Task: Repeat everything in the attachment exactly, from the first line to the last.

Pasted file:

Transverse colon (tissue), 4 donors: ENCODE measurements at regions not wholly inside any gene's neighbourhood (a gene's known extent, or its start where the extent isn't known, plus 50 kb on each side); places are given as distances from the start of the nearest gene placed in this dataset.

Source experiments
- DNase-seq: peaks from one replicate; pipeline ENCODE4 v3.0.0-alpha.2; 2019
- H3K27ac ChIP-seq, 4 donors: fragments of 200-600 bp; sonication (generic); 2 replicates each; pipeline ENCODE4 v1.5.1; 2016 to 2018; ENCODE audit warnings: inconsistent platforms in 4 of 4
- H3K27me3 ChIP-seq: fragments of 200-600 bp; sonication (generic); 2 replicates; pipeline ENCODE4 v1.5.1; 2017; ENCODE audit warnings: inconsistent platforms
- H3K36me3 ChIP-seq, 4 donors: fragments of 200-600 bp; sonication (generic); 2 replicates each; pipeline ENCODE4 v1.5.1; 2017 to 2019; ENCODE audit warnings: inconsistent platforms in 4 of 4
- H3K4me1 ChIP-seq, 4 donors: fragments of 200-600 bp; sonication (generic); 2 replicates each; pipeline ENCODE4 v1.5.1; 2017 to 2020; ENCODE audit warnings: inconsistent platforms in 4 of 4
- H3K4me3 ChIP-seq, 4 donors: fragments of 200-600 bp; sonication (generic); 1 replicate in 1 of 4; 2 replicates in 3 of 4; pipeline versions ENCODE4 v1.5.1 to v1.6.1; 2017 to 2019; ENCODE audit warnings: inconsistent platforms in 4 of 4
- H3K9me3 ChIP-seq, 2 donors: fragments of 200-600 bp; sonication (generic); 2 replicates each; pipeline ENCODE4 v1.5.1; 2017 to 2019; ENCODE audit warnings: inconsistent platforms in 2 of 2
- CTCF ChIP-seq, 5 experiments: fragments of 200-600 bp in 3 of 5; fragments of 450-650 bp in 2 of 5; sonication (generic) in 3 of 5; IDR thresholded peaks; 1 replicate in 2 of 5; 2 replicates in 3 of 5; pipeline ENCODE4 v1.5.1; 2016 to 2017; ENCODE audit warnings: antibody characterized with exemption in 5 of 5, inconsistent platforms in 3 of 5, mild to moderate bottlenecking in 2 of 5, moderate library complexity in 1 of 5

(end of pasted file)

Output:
Transverse colon (tissue), 4 donors: ENCODE measurements at regions not wholly inside any gene's neighbourhood (a gene's known extent, or its start where the extent isn't known, plus 50 kb on each side); places are given as distances from the start of the nearest gene placed in this dataset.

Source experiments
- DNase-seq: peaks from one replicate; pipeline ENCODE4 v3.0.0-alpha.2; 2019
- H3K27ac ChIP-seq, 4 donors: fragments of 200-600 bp; sonication (generic); 2 replicates each; pipeline ENCODE4 v1.5.1; 2016 to 2018; ENCODE audit warnings: inconsistent platforms in 4 of 4
- H3K27me3 ChIP-seq: fragments of 200-600 bp; sonication (generic); 2 replicates; pipeline ENCODE4 v1.5.1; 2017; ENCODE audit warnings: inconsistent platforms
- H3K36me3 ChIP-seq, 4 donors: fragments of 200-600 bp; sonication (generic); 2 replicates each; pipeline ENCODE4 v1.5.1; 2017 to 2019; ENCODE audit warnings: inconsistent platforms in 4 of 4
- H3K4me1 ChIP-seq, 4 donors: fragments of 200-600 bp; sonication (generic); 2 replicates each; pipeline ENCODE4 v1.5.1; 2017 to 2020; ENCODE audit warnings: inconsistent platforms in 4 of 4
- H3K4me3 ChIP-seq, 4 donors: fragments of 200-600 bp; sonication (generic); 1 replicate in 1 of 4; 2 replicates in 3 of 4; pipeline versions ENCODE4 v1.5.1 to v1.6.1; 2017 to 2019; ENCODE audit warnings: inconsistent platforms in 4 of 4
- H3K9me3 ChIP-seq, 2 donors: fragments of 200-600 bp; sonication (generic); 2 replicates each; pipeline ENCODE4 v1.5.1; 2017 to 2019; ENCODE audit warnings: inconsistent platforms in 2 of 2
- CTCF ChIP-seq, 5 experiments: fragments of 200-600 bp in 3 of 5; fragments of 450-650 bp in 2 of 5; sonication (generic) in 3 of 5; IDR thresholded peaks; 1 replicate in 2 of 5; 2 replicates in 3 of 5; pipeline ENCODE4 v1.5.1; 2016 to 2017; ENCODE audit warnings: antibody characterized with exemption in 5 of 5, inconsistent platforms in 3 of 5, mild to moderate bottlenecking in 2 of 5, moderate library complexity in 1 of 5